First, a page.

And, most importantly, with the Pebble Bed [Modular Reactor; PBMR] programme that was developed up to 2010 [in SA], many of the regulations and permits are already in place for South Africa – and South Africa actually established one of the most advanced regulatory frameworks for small nuclear energy more than a decade ago. And, in particular, at two sites – at Koeberg in the Cape and at Necsa [South African Nuclear Energy Corporation] in Pretoria – many of the required regulations and permits are already in place for building a small nuclear reactor.
And if one can just dust off those old works and access all the preparatory work to get South Africa ready for small nuclear reactors, that would create new possibilities.
RYK VAN NIEKERK: Well, let’s hope that happens and that there is less bureaucracy in that process.
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But nuclear energy is expensive. These nuclear reactors and modular reactors are however considerably cheaper, but what sort of costs should South Africa expect should this project get off the ground?
ANDRÉ PIENAAR: If one keeps in mind that Mr Zuma tried to sell Russian reactors costing more than $60 billion to South Africa, then the cost of small nuclear reactors is a mere fraction of that amount.
I think it is possible to build a first small nuclear reactor in South Africa which in the long term will make a highly cost-effective contribution to the country for the country’s energy provision.
That’s why I think the private sector needs to do the pioneering work. We are not asking government for money to start the project; it will be funded entirely by the private sector.
The first customers are established Western Cape data centre companies that have an urgent need for sustainable energy to serve their data centres around the clock, because the data centres serve both the South African and the international economy. So I believe there are already established customers with urgent needs, and there is a model for private-sector funding.
RYK VAN NIEKERK: So the electricity won’t go to Eskom, but go to private clients?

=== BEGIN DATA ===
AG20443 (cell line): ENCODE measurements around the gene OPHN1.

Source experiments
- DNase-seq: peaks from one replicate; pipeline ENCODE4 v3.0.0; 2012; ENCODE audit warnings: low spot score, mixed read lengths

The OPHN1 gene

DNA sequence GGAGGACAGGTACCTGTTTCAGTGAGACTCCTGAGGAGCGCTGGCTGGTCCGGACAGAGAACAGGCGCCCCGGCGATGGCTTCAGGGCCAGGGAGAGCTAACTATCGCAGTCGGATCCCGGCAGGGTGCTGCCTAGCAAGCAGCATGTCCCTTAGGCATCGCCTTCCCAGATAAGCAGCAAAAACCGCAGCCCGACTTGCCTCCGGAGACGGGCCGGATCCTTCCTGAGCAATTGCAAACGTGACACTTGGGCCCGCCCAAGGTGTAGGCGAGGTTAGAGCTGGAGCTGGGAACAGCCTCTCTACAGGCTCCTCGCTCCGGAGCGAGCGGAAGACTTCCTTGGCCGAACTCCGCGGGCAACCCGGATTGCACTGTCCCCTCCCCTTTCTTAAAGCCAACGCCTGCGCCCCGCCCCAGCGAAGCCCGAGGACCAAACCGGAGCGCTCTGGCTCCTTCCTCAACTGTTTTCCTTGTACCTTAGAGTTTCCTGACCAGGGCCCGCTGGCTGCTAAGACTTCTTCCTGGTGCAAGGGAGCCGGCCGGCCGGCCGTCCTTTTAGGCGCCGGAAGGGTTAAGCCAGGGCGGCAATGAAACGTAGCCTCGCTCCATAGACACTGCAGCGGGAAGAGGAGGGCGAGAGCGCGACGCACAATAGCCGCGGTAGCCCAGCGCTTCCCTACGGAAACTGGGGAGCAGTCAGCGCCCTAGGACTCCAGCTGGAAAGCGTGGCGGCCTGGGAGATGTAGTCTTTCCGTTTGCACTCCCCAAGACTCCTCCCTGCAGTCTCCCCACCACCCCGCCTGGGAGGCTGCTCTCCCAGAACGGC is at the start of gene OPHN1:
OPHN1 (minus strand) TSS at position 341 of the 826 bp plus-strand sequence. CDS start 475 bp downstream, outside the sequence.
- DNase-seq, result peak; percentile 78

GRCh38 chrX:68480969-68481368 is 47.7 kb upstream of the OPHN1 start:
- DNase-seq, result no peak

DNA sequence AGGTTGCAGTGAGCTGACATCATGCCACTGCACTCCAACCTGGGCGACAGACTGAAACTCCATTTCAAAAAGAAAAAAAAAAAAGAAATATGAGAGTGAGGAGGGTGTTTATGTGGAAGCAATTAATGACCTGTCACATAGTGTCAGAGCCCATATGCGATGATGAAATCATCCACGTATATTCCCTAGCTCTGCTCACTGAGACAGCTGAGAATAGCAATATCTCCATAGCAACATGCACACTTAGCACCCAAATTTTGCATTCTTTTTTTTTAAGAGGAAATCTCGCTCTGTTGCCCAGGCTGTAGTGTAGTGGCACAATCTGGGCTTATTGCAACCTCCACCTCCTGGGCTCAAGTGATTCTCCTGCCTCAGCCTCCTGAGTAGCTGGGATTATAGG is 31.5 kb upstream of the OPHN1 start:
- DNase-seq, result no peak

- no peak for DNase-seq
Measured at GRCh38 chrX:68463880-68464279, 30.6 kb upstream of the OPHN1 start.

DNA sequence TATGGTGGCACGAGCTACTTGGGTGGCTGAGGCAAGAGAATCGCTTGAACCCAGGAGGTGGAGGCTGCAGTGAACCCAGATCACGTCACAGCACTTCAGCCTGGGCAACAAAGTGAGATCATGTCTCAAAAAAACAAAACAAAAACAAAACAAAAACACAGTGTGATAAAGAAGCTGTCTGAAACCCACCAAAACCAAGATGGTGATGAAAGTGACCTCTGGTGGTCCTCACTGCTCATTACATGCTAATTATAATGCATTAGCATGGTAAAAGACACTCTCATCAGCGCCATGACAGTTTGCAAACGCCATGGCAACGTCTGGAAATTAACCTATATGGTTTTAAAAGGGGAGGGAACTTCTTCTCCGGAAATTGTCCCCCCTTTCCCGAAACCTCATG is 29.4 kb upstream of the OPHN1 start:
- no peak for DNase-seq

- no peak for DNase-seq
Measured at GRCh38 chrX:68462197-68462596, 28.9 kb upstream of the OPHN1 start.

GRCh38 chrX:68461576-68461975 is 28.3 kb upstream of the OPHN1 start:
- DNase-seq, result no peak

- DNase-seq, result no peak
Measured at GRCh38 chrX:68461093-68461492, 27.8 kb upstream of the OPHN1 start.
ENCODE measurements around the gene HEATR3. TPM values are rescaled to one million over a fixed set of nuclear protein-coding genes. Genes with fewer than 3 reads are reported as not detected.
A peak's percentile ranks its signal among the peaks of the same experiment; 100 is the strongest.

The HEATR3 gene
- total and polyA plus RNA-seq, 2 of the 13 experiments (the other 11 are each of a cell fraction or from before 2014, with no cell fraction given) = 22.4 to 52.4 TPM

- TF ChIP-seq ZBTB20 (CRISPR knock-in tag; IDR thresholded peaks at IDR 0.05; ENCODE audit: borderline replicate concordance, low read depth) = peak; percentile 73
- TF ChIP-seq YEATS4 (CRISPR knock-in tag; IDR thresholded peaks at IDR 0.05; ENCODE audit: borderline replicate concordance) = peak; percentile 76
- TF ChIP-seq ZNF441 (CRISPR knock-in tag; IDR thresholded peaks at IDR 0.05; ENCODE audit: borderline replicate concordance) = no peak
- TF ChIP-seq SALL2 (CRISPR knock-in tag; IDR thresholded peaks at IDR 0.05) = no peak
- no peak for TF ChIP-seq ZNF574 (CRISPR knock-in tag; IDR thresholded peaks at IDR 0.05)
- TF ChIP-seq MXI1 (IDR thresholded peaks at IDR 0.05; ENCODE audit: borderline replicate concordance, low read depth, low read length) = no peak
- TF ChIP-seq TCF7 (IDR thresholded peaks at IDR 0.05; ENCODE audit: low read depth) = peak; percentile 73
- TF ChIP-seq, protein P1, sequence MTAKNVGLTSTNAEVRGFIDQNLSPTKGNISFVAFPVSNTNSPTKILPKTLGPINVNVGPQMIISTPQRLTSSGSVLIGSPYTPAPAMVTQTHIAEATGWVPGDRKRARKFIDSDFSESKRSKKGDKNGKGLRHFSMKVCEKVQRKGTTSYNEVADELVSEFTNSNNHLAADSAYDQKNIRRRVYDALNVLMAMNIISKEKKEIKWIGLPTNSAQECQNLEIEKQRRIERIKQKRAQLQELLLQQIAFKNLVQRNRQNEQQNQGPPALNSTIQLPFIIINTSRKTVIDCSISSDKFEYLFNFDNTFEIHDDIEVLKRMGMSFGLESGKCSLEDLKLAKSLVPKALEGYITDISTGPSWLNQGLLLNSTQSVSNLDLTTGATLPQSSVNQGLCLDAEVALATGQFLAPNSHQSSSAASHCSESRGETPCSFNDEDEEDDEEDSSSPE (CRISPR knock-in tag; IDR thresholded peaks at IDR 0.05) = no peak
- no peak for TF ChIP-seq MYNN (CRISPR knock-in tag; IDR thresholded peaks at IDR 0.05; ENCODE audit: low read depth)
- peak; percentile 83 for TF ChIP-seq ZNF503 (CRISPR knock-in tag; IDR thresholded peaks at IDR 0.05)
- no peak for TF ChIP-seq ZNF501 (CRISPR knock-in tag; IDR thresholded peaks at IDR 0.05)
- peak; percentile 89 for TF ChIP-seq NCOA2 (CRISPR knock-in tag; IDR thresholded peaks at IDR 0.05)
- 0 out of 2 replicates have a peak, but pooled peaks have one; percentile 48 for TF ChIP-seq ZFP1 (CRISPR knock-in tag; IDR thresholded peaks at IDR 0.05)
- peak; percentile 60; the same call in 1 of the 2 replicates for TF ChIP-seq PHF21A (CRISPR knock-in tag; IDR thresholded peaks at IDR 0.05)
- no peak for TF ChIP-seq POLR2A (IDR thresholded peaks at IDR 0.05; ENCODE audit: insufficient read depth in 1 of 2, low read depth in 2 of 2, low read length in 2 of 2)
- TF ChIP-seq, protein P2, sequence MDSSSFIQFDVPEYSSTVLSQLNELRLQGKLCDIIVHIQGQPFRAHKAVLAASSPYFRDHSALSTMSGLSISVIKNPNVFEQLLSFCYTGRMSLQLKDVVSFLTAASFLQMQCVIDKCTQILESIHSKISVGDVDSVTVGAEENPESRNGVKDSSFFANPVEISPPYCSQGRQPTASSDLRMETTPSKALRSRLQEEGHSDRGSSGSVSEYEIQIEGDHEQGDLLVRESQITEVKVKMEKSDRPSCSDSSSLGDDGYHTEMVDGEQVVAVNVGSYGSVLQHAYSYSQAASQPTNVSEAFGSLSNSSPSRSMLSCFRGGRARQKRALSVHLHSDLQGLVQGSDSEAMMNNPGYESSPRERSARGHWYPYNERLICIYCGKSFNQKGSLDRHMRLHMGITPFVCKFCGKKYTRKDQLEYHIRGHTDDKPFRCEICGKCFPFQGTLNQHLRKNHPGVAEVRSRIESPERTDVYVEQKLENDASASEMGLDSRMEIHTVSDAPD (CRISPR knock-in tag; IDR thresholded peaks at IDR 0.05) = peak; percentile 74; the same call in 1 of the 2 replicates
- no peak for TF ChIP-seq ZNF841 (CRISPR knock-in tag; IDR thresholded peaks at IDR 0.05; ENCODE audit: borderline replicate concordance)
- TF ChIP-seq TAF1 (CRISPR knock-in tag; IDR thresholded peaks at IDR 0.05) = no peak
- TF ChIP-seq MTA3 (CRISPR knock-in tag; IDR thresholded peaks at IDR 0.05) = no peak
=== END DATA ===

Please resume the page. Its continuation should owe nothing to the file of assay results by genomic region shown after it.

ANDRÉ PIENAAR: That’s the model we are working on – that it initially will go to private clients.
It will of course take pressure off Eskom and put Eskom in a position to supply more electricity to other needs.
I think the model’s second advantage is that the initial cost of constructing the first reactor will be financed by the private sector and building further reactors will be more cost-effective. So the private sector carries the risk and the initial cost to the entire country’s benefit into the future.
RYK VAN NIEKERK: And how does the price of your generation per kilowatt hour compare with renewable energy projects in South Africa currently?
ANDRÉ PIENAAR: Renewable energy is of course very important and a key part of the country’s energy solution, and in the short term solar energy is one of the most important solutions to the country’s energy needs.
I think small nuclear reactors are really supplementary to renewable energy and other established sources of energy. I also think there is great potential for combining small nuclear reactors with, say, green hydro[electric] solutions and building green hydro[electric] plants.
And we are very excited about the green energy belt that is being developed between the Western Cape, Northern Cape, Namibia and Angola. I think is possible to build such a green energy belt from Cape Town all the way to Luanda, and that’s why we are talking of not only one nuclear reactor but a future network of up to six small reactors.
RYK VAN NIEKERK: Then I think in your first comments you said that you have finished a sustainability study. Is this project financially viable?
ANDRÉ PIENAAR: Yes, we have done a lot of in-depth work and the project is totally commercially viable and sustainable in the long term. We are optimistic about the project’s potential to make an important contribution to the Western Cape’s energy requirements.
Koeberg provides a large part of the Western Cape’s power to date and we of course hope this will continue because Koeberg is a very important part of South Africa’s nuclear energy ecosystem, and we therefore see the small nuclear reactor model as a supplementary energy solution for the region and the country, but also for the entire mainland.
Small nuclear energy generation has a very important contribution to make in totally solving the energy scarcity.
Energy scarcity is one of the biggest challenges we face, not only in South Africa but across the entire African continent, and I think the innovation and possibility for small nuclear reactors will make an important contribution to totally resolve energy scarcity.
RYK VAN NIEKERK: I’m sure there are many regulatory hurdles ahead of you. What is the next one? What must happen next so that you can take the project forward and give it some momentum?
ANDRÉ PIENAAR: Well, the project has great areas of momentum. The next step is to deal with the regulatory application and our permit, and our timeline is to submit those early next year.
RYK VAN NIEKERK: André, thank you for your time tonight and all the best for this project.
ANDRÉ PIENAAR: Thank you very much, Ryk. I appreciate our chat.
RYK VAN NIEKERK: That was André Pienaar, the head of C5.